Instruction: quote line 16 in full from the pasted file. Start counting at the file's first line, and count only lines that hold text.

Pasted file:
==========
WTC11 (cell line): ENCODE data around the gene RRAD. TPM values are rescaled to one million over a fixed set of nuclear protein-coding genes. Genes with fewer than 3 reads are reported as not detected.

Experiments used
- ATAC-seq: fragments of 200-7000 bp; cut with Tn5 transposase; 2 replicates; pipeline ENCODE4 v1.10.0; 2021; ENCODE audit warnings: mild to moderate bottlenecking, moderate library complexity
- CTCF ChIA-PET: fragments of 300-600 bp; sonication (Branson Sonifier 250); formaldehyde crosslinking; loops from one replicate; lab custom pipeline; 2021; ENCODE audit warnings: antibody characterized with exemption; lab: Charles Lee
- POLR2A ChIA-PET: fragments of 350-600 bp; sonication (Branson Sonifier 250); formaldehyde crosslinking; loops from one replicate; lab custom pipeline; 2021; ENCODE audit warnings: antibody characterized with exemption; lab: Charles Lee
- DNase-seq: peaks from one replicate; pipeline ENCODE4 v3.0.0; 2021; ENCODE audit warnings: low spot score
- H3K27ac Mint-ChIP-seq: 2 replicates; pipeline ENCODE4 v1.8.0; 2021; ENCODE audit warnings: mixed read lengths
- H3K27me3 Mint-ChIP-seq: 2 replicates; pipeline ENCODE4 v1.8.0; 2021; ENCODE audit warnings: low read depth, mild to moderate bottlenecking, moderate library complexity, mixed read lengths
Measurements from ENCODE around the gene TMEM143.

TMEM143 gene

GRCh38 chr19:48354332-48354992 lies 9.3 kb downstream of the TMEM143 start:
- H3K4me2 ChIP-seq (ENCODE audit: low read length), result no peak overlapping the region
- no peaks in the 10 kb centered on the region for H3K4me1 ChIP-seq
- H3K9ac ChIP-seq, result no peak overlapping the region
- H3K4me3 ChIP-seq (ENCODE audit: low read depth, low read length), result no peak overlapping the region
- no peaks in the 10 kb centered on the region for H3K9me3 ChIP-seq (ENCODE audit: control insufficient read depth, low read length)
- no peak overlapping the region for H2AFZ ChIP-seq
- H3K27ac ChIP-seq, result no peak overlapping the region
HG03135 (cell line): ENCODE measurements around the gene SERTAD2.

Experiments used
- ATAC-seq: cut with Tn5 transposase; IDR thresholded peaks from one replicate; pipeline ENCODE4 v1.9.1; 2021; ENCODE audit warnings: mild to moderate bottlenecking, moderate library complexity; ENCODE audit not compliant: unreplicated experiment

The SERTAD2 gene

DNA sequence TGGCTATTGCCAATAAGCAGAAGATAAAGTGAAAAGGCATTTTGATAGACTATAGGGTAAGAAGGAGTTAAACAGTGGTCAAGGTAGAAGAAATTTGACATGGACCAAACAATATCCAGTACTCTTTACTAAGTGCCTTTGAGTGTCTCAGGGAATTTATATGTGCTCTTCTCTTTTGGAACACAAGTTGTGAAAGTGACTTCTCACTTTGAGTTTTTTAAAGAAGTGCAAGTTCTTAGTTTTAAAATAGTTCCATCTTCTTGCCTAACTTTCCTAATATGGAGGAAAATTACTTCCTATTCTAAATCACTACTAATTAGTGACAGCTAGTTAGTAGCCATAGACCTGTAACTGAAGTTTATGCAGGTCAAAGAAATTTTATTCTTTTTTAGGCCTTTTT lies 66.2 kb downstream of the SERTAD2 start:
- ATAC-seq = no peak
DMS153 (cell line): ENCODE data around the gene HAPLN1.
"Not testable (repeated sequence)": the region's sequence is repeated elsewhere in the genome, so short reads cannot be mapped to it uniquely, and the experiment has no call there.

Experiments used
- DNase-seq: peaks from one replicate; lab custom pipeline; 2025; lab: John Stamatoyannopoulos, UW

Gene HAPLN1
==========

- no peaks in the 10 kb centered on the region for H3K9me3 ChIP-seq (ENCODE audit: control insufficient read depth, low read length)